Carrie and Karl welcomed their first baby. Not long after, he had no choice but to leave.

Parenting is hard at the best of times but for Carrie, and thousands of others in similar positions to her, they face a unique challenge that brings a whole new dimension to raising a family.

They are the partners of service men and women.

Carrie’s partner Karl joined the Australian army in May 2017. Not too long after that, the pair discovered that Carrie was pregnant with their first child. Although away for the majority of Carrie’s pregnancy, Karl arrived home the morning of Carrie’s induction just in time for the birth.

Their son Jai was born happy and healthy and they were together as a family. But unfortunately, as the reality is for many who are a part of Australia’s Defence Force, being away from their family is all a part of their duty and responsibility, so this sense of ‘togetherness’ didn’t last long.

After the birth of Jai, Karl soon returned to his service position where he would stay for the next ten months. Carrie was left as a first-time mother, in a city where she had no family to call upon for support to navigate the world of motherhood alone.

army mum
Carrie and her son Jai. Image: Supplied.

“Having to learn how to handle our first child on my own, I found really hard. Knowing I had to make all the decisions that would impact his life became a lot of pressure. I missed not having someone to second guess things with or to help,” Carrie told Mamamia.

As well as caring for a newborn, Carrie soon returned to full time work.

“Learning how to juggle a baby and work was difficult. I learned to accept help from friends and I had a great Mothers' Group which helped to keep me sane. I also became ridiculously organised to keep on top of things."

As well as the practicality of parenting solo and working full-time, it was the feeling of loneliness that Carrie said was one of the hardest things she had to cope with.

“The loneliness of Karl being away was extremely challenging. During the week it was okay, but the weekends were tough."

For Karl, missing his first child’s first months of life was also obviously also hard. The first few months of a child’s life are filled with milestones and changes. Karl found missing Jai learning all these new skills particularly difficult.

army mum
“When we were able to talk I would put the phone on speaker, so Jai could hear his voice." Image: Supplied.

The option to communicate with those within the Defence Force isn’t always possible, nor is it consistent. So when the opportunities did arise, Carrie ensured that she made the most to strengthen the bond between Karl and his son.

“When we were able to talk I would put the phone on speaker, so Jai could hear his dad's voice. We also videoed whenever possible, so Jai could see his dad’s face and Karl could see Jai’s."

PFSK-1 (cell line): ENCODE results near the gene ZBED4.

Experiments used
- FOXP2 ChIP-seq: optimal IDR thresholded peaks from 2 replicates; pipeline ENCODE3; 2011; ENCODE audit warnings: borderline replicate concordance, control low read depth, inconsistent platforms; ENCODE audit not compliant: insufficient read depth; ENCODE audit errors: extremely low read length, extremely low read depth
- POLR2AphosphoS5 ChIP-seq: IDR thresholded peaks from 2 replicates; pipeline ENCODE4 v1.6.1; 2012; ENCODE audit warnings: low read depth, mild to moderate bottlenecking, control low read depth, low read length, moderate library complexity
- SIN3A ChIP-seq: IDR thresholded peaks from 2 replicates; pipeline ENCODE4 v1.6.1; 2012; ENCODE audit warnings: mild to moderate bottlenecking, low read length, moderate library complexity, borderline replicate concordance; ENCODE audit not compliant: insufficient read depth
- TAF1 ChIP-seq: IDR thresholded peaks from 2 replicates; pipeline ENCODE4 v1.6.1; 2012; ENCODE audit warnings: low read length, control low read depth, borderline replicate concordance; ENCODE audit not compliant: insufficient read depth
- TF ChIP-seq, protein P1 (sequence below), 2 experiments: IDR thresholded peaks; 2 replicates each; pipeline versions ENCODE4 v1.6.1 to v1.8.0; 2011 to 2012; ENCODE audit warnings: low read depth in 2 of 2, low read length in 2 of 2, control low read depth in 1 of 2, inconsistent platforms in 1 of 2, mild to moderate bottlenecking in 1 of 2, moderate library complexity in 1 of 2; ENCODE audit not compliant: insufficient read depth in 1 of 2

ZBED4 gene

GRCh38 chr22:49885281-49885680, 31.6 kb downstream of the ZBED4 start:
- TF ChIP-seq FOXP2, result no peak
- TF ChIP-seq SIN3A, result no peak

Yet seeking support from those who are in a similar position to Carrie, she believes has always been a big help.

“I met another woman who was going through exactly the same thing as me and her husband was serving alongside Karl. She has been an amazing support whenever the boys are away, we always check in with each other," she said.

"There are lots of groups for army partners set up to offer support. I haven’t utilised them yet but plan to this year when Karl returns from his break.”

When Karl has returned home, it has been fairly easy for Jai and Karl to bond and find a connection together. Carrie attributes this to Jai still being so young.

army mum
Carrie and Karl with their son Jai. Image: Supplied.

"The next trip will be hard as he has such a strong connection with his dad and he understands so much more now," Carrie  said.

Carrie’s family has now relocated to Brisbane where both sides of her and Karl’s family live. This has meant a whole new support team has been available to her to rely on and help take some of the pressure off. This stability isn’t guaranteed for the future though and for Carrie, this is the hardest part of being a partner of someone in the army.

“The hardest part about being in the army is the unexpectedness. We often don’t know where we are moving until a few weeks before which is really hard."

Despite the enormous challenges faced by Carrie and her family, she believes this is the right journey for them.

“It is worth it when Karl comes home happy and wants to talk about his work. He is doing something he loves. I also am filled with a sense of achievement that I have managed it all and we are all doing so well.”

Shona Hendley is a freelance writer from Victoria. A mother of goats, cats and humans, she is trying her best to raise them all. You can follow her on Instagram right here.

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